“World War Z”, or the U.N. Agent Who Loved Us

Mise-en-scarf, bitches.

Mise-en-scarf, bitches.

We may have reached a new era for the undead, one in which zombies aren’t political avatars and Brad Pitt’s man-scarves are enough to distract us from white savior archetypes.

“World War Z”, the virtually unrecognizable adaptation of Max Brooks’ collection of zombie vignettes, is notable for both its spectacle and its lack of  heavy-handed morals on capitalism/big government/athletic fragrance lines. We’re not gonna take your catty retail allegories anymore, the Dead. Audience members who are hungry for metaphors of commercial cannibalism will have to dig deep to get their parabolic fix. At least deeper than in most of “Z”‘s predecessors (especially that one with Mekhi Phifer’s undead mall baby).

They certainly won’t find it in Gerry Lane, our protagonist played with straw-headed resplendence by Pitt, who is pretty much the least menacing 50 year-old with Cobain hair you’ve seen since The Dude. Gerry is as muted as his name, the kind of man who will hack off your zombifying hand without flinching and genuflect when his kids won’t clear their dishes. He also apparently used to be a preposterously successful United Nations investigator, as evidenced by the enormous lengths the organization goes to to save him and his family from a zombie-rrific highrise. But Gerry is a family man first, and even after his expensive rescue, he refuses to try and save humanity until his family is threatened by guileful humans. And will he succeed? Look at those sad peepers and tell me it’s not written in the computer-generated stars.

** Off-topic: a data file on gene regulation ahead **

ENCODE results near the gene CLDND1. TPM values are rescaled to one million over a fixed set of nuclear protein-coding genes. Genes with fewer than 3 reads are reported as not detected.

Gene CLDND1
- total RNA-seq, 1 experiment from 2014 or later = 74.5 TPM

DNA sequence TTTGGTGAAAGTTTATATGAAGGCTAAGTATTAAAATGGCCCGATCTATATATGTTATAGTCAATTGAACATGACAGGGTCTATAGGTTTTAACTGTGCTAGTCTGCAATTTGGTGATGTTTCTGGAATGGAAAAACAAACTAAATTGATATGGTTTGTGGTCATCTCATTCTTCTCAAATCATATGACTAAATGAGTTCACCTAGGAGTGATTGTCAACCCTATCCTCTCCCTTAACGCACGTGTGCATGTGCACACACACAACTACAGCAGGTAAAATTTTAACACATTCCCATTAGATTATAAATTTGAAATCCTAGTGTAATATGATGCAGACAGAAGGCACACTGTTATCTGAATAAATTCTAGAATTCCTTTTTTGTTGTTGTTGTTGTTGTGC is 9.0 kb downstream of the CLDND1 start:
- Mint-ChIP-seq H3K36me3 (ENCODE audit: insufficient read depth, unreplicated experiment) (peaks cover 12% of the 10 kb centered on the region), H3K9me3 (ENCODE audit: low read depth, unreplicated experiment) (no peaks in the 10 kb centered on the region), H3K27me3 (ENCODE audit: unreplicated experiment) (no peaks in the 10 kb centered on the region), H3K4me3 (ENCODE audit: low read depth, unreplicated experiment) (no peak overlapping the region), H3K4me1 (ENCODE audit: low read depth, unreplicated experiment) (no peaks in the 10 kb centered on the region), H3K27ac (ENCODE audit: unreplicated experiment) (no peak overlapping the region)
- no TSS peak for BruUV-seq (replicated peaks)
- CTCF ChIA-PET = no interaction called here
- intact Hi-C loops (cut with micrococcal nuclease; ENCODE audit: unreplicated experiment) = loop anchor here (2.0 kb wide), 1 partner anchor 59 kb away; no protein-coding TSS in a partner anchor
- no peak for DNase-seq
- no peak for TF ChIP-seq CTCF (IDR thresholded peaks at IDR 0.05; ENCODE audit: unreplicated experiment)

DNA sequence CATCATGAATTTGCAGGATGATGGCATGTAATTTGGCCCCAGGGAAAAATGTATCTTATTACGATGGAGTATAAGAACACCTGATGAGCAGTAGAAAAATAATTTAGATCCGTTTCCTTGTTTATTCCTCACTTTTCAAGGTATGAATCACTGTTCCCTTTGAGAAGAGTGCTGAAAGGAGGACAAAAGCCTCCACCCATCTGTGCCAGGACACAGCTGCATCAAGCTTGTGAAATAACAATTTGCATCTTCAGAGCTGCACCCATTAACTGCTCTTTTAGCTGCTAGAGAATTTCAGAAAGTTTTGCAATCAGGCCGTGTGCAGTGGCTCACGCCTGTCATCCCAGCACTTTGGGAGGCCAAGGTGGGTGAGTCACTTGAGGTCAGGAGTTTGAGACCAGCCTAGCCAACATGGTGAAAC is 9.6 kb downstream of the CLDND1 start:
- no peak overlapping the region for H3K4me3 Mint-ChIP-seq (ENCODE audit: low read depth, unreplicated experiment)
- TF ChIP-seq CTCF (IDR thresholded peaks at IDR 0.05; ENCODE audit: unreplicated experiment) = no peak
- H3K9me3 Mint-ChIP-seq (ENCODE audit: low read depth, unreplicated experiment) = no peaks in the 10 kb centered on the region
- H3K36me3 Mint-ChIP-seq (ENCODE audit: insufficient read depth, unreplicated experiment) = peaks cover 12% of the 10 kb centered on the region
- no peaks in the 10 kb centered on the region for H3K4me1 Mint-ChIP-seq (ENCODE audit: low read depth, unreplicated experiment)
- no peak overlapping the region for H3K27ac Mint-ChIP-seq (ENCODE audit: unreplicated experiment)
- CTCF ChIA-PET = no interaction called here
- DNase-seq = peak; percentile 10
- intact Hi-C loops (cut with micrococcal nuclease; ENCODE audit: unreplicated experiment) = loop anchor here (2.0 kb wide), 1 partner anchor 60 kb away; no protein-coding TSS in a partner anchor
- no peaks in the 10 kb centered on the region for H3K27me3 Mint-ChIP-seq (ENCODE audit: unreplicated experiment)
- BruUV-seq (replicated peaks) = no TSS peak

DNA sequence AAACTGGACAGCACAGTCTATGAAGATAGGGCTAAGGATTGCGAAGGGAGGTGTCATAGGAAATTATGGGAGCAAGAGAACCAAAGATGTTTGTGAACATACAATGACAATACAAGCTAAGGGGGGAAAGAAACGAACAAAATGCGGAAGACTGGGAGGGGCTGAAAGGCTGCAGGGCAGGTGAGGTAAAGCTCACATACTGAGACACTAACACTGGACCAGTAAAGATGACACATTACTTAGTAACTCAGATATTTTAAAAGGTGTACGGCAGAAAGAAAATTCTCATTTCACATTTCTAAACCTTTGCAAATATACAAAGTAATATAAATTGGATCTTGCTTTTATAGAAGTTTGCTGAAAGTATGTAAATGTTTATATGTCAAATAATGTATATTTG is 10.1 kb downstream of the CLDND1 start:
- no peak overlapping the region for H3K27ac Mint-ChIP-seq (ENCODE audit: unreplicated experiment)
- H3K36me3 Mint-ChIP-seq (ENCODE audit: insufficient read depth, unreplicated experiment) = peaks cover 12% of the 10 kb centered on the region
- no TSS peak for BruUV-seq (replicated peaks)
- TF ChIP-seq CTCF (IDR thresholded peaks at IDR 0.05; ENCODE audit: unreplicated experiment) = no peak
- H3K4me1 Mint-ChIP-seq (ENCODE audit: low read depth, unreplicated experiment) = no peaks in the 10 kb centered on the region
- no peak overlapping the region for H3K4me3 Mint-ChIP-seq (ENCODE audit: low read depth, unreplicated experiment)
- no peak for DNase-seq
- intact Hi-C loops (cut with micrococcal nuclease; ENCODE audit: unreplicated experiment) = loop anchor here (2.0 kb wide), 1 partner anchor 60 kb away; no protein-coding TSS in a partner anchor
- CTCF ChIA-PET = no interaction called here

In spite of its curious lack of symbolism, “World War Z” does grant a sense of pathos. Our hero may be a white guy who travels to various countries to save the world from a foreign (Korean?) virus, but the movie manages to showcase the international unity such a crisis might create. In its most dazzling set piece, Palestinians and Israelis fight together against a teeming wave of zombies spilling over a Jerusalem wall. At that level of ethnological frenzy, as long as you avoid becoming a masticating fleshbot, you’re cool. This is one of the biggest departures from Brooks’ book, where it isn’t zombies who ruin everything but haredi Jews (no exaggeration). There’s also a chilling scene where American soldiers and South Koreans work in tandem to stave off a flock of infected who leap, twitching and hissing, at the camera. Such is the cross-cultural harmony which ghoulish things inspire.

Overall, “Z” makes no bones about teaching us what to value in our own humanity. In its bombastic, armrest-claw-able way, it grants us the leisure to enjoy without reflection, and let the scarves do the heavy lifting.